She makes to get up, perhaps to get the manager but I’m already walking out. What kind of game is this? Why is this such a problem? I go to the library next door because I wanted to get a book anyway but first I sit down to email the disability center. I wander around the fiction area looking for my books and before I leave I sit down to check my email again. (I LOVE my smartphone.) The center wrote back saying they didn’t understand what was wrong as the CART was booked. They also said if I planned on attending a lot of workshops there I need to come in and file with them for budget purposes. I write back saying maybe there was a misunderstanding and I will stop back in on my way out. Then I let them know a few years ago I filed with their center thinking I might attend classes but wound up not registering for classes. They might still have me in their system.

I wasn’t looking forward to going back into the writing center. One, there is always my own self doubt about my hearing. Did I hear the lady at the front desk wrong? I don’t see how I could have because I was squatting at her desk as she sat in her chair to make sure we were eye level and she knew to face me. She wasn’t hard to understand that way. Number two, I don’t have my hearing aids right now with one out of order which makes me doubt myself a little more than usual (which makes CART all the more important for this workshop). Three, the situation is getting ridiculous. I take a few deep breaths and walk in.

The same lady is sitting at the desk. I calmly tell her CART is scheduled according the disability center so I’d like to pay for the class. The manager appears from around the corner and I at long last meet her face to face. She’s nervous too, we’re all nervous. She’s smiling and making nice so I will too. She asks for me to wait 5 minutes while she finishes up her meeting and she will talk to me. I write my check out and wait a few more minutes. The manager is all smiles. “We have the…” she makes typing motions with her fingers so I supply, “the stenographer?”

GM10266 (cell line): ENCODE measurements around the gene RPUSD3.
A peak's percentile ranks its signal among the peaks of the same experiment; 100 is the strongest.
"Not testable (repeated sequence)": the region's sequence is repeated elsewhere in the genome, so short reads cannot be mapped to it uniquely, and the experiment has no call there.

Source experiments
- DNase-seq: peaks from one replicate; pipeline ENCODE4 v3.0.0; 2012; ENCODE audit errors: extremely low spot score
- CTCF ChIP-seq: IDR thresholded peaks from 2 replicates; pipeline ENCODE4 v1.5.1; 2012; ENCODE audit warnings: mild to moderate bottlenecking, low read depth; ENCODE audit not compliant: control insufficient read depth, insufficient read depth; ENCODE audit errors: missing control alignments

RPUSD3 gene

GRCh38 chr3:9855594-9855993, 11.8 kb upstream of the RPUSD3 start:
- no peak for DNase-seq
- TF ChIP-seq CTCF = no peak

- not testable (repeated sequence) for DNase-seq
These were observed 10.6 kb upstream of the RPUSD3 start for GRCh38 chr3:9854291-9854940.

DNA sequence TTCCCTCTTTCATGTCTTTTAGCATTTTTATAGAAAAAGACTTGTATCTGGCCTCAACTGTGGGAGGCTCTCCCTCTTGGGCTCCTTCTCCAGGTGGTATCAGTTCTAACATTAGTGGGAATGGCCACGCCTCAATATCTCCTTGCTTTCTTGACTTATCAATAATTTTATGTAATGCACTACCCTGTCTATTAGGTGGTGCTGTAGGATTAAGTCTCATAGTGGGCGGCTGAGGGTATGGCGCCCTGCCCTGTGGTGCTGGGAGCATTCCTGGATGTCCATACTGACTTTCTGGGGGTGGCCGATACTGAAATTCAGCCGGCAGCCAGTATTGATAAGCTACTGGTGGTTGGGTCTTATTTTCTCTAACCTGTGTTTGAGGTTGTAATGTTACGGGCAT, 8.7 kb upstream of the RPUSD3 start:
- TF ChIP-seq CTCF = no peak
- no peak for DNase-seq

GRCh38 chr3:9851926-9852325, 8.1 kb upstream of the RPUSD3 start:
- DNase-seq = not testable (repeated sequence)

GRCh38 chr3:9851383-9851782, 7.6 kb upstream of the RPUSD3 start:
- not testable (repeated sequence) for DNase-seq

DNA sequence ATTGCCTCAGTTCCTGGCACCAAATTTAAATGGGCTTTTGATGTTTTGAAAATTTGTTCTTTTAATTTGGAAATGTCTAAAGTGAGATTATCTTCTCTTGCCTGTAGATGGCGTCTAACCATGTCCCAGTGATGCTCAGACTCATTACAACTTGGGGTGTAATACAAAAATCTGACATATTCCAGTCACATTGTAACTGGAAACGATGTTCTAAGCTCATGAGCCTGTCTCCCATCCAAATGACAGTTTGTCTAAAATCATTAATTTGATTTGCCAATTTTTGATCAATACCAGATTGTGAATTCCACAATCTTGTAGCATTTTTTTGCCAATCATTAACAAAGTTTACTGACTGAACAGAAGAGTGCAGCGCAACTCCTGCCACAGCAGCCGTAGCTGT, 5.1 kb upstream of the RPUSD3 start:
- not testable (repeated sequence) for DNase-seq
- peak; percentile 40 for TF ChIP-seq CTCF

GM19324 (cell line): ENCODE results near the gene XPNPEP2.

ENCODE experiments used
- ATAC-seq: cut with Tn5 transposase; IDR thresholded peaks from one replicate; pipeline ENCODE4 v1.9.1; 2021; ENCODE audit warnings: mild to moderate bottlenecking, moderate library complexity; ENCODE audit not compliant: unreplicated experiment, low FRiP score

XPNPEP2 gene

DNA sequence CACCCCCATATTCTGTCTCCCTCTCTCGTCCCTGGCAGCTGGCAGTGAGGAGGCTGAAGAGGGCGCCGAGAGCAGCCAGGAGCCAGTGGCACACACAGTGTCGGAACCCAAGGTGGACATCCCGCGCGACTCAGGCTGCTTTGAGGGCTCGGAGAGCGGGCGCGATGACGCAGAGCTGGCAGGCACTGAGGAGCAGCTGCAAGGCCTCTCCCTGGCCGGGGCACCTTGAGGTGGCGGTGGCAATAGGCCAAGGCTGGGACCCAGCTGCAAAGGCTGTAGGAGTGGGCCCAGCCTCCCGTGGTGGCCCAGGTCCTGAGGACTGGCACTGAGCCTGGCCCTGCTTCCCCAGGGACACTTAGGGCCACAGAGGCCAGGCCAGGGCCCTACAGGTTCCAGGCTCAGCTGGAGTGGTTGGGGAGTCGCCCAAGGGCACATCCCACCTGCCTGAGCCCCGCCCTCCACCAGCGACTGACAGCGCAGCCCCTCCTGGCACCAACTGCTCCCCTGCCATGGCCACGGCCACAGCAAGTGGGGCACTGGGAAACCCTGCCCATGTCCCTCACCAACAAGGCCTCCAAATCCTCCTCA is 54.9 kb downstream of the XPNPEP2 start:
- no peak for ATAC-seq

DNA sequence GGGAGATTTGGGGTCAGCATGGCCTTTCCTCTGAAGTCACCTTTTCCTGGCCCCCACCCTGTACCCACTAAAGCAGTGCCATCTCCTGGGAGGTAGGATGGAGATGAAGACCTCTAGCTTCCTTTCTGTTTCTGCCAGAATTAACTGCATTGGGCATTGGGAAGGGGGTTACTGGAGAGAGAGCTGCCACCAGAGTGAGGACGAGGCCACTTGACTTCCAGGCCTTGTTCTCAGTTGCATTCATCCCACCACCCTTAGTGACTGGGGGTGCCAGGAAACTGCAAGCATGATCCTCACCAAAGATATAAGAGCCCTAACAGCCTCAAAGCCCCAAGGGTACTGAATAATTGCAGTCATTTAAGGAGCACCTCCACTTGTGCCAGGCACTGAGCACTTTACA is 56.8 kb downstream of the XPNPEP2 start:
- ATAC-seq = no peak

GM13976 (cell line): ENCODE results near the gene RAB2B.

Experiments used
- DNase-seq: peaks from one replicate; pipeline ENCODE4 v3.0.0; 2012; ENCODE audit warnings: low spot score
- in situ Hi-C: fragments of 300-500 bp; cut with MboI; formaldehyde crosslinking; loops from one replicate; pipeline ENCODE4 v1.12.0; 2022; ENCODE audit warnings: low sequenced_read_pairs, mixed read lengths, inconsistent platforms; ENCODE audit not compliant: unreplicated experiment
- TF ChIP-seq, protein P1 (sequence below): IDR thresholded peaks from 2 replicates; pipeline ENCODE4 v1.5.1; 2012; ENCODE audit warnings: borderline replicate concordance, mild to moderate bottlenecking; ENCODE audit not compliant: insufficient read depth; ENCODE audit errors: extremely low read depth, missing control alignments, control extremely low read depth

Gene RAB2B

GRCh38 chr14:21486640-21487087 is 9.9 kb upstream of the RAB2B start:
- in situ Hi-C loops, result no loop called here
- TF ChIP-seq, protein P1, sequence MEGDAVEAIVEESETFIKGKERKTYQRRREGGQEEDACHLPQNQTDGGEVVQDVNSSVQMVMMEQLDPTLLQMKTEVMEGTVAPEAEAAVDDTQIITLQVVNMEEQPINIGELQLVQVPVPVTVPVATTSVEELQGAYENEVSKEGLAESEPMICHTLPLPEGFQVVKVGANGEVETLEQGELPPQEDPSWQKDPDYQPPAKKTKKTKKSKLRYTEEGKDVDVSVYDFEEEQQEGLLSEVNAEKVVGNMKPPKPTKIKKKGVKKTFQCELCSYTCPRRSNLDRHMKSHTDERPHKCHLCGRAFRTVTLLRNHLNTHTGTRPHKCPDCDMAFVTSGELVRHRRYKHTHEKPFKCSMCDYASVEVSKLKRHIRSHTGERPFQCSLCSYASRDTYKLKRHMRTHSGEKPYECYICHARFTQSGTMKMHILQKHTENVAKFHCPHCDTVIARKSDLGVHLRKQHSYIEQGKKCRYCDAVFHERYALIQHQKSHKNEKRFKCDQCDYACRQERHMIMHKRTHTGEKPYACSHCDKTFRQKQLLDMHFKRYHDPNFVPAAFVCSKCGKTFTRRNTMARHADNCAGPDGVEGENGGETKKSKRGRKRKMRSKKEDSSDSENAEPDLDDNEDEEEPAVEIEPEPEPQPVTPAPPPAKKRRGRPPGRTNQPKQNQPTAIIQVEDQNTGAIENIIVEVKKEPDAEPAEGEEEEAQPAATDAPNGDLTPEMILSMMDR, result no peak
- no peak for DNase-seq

stenographer machine

Yes. That’s all scheduled so you can attend now.” She goes on to say she found out last night there was problems with their email and that’s why I never saw anything. I smile and nod. I let her know I was in touch with disability center and I may end up going in though I’m not sure how many workshops I’ll attend but there might be a few here and there I’m interested in. She makes careful notes taking my email again. She will confirm everything with me later she says as she writes. I squat down again to be sure to see her face. I want no misunderstandings. She wants my phone number.

I don’t hear well on the phone. It takes away all lip reading ability. That’s why I always say email or texting is the best way to get a hold of me.”

She nods her head. Maybe it all sunk in finally. I think sometimes it’s a curse that I do so well one on one or in small groups. It makes me look like a liar.

At last, I have CART after a little push and shove. I’m glad I pursued it and I hope some misconceptions are cleared up. It will never be this hard for someone to request CART there again. I feel the flush of victory. I wasn’t looking for a scuffle and I’m not going to shove it in anyone’s face. I will be pleasant and thankful for the CART and that it’s done. In the end that’s all that matters, I can attend the workshop with full participation now.